Dr. Francoeur is named a fellow in the Social Research, Policy, and Practice section of the Gerontological Society of America
by Kurt Gottschalk
By Dr. Richard Francoeur’s own admission, his methodological innovations in gerontological research aren’t “something that the world sees.” Which is why being named a fellow in the Social Research, Policy, and Practice section of the Gerontological Society of America (GSA) in May 2015 was so significant to the Adelphi University professor. “Having people whom I respect, and understand what I’m doing, acknowledge in this way is very meaningful,” he said.
The fellowship—which will be marked at the organization’s annual meeting in November 2015—is the GSA’s highest level of membership. The designation is a considerable recognition of Dr. Francoeur’s valuable research, most notably into the ways symptoms that might appear to be unrelated can impact upon each other. He is the author (in most cases, sole or primary) of 20 peer-reviewed articles and four book chapters reflecting his valuable work in the field of aging, in particular the interaction of symptoms.
“Pain doesn’t usually just occur alone,” he said, explaining that pain often co-occurs with fatigue, insomnia or other problems.
In patients with chronic conditions, for example, pain is usually a part of a cluster of interacting symptoms, both physical and mental. The symptoms within a cluster can reduce or intensify one another through their interaction. Dr. Francoeur’s work is geared toward helping practitioners make synergistic diagnoses that recognize, as a simple example, that pain and insomnia can be influencing each other and not simply co-occurring.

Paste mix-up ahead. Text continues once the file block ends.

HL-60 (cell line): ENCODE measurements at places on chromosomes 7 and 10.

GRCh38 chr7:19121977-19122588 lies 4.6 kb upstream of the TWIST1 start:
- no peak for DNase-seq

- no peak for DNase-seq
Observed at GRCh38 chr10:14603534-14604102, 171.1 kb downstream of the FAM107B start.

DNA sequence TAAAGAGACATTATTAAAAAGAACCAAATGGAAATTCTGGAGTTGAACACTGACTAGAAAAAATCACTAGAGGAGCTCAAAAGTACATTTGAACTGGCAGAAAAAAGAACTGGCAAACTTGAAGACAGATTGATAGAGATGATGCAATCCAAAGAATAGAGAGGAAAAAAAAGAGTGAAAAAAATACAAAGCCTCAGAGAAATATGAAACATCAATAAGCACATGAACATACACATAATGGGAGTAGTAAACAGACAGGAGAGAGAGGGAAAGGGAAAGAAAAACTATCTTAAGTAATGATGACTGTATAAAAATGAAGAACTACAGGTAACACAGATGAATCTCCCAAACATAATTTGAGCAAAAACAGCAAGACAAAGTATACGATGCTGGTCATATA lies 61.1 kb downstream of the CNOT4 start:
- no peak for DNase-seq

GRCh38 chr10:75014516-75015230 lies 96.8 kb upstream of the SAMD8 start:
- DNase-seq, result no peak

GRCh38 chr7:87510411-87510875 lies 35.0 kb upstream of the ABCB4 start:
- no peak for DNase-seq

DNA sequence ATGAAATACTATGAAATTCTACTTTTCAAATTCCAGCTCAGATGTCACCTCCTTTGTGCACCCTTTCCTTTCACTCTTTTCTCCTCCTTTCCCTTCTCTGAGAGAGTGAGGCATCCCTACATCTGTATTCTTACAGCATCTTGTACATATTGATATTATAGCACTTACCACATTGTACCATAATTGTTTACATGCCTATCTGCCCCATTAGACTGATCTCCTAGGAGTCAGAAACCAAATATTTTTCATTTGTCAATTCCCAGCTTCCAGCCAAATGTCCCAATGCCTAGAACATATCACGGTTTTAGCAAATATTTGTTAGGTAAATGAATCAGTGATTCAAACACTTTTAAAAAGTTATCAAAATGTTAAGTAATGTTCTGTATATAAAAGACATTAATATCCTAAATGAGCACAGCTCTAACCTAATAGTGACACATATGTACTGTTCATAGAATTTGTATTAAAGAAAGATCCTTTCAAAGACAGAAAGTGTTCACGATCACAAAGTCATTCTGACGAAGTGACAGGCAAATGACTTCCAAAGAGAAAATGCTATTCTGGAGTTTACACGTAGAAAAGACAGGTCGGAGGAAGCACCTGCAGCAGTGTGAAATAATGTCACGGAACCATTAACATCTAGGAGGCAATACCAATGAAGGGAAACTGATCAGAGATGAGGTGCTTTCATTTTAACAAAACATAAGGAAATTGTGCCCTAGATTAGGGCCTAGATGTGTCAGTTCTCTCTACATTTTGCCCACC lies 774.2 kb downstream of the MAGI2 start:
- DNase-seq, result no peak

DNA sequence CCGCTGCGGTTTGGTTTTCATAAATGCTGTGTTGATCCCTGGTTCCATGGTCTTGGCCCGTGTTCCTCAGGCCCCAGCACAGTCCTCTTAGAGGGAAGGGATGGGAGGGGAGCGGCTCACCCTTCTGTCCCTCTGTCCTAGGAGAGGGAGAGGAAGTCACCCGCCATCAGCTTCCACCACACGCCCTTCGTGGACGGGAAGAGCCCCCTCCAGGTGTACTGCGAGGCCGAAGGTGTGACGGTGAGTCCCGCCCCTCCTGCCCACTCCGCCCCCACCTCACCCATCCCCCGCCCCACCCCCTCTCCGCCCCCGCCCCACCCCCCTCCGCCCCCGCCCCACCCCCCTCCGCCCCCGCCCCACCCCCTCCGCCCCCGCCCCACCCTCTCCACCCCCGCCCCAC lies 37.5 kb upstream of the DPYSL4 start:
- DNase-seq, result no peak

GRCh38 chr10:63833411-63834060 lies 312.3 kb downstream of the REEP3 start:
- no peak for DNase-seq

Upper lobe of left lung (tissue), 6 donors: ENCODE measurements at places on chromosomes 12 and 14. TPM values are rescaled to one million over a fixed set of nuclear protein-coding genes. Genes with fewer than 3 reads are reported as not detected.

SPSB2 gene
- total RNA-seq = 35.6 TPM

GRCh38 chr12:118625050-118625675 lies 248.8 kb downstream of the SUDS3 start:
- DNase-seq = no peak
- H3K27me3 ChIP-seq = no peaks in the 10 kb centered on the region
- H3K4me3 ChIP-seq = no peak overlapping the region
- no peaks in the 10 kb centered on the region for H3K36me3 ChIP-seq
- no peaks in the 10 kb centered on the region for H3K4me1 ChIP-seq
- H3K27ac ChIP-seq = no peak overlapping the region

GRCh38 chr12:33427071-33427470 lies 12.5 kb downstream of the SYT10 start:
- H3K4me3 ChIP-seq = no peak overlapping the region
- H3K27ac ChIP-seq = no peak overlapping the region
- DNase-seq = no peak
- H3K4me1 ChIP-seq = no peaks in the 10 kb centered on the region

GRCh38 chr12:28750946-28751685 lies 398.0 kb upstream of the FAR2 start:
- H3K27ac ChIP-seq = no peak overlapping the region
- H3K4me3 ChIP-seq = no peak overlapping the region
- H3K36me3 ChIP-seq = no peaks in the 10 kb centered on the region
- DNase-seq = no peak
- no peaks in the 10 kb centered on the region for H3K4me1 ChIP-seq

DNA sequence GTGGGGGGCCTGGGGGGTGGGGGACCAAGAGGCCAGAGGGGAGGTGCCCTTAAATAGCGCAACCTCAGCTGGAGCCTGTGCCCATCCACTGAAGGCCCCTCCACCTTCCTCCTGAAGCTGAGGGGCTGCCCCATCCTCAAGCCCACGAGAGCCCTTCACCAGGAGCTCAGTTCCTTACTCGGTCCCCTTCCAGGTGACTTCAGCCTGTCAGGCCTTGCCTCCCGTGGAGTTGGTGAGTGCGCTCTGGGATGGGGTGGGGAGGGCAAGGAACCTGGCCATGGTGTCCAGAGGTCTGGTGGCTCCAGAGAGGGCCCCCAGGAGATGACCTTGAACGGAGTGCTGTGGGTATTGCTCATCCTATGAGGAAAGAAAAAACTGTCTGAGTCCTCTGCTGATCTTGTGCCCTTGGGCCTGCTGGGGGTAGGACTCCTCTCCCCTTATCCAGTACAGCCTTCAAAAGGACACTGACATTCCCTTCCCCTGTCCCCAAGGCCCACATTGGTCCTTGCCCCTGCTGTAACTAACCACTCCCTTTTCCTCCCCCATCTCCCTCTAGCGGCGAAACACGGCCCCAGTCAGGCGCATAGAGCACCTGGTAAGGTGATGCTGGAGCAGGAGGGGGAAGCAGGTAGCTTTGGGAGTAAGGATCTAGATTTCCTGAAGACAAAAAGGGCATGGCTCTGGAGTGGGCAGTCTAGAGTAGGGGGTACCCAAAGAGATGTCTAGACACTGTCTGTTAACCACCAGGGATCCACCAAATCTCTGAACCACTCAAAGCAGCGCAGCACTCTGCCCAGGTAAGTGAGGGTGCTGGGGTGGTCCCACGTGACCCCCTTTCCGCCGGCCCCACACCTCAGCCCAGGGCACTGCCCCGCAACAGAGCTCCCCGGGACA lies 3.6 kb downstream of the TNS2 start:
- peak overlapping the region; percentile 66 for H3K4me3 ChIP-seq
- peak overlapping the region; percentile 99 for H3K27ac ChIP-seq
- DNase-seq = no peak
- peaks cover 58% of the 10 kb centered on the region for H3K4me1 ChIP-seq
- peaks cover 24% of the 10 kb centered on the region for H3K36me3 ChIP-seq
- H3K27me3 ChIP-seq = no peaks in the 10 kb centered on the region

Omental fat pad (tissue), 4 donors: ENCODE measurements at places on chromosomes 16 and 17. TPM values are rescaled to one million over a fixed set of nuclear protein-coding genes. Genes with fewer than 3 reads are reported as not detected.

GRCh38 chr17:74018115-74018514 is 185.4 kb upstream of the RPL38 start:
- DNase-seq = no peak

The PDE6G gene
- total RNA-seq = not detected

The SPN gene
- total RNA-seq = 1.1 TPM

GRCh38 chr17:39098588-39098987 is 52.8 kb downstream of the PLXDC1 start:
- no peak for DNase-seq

As a practical implication of some of his recent findings, Dr. Francoeur has considered cigarette smokers who have been diagnosed with cancer. If they try to quit smoking, they sometimes develop a fever that can aggravate their neuropathic pain, anxiety, and depression. In such cases, he said, hospitals and care centers should understand that they may be taking from the patient a self-administered treatment for pain and related mental health issues in the form of nicotine.
“If that’s the case, if you’re trying to get people who have cancer to quit smoking without ongoing nicotine replacement through a patch or some other means, then you’re taking away the very thing that might be taking away pain, anxiety, and depression for them,” he said.
Dr. Francoeur has been conducting his research at Adelphi University since 2006, when he left Columbia University, attracted by an already strong leaning toward aging studies in the smaller university’s School of Social Work.
“Adelphi is very much a teaching institution and it has been increasingly focusing on the research and the excellence of its scholars,” he said. “To have faculty who are recognized as fellows in important academic institutions says a lot of good things.”
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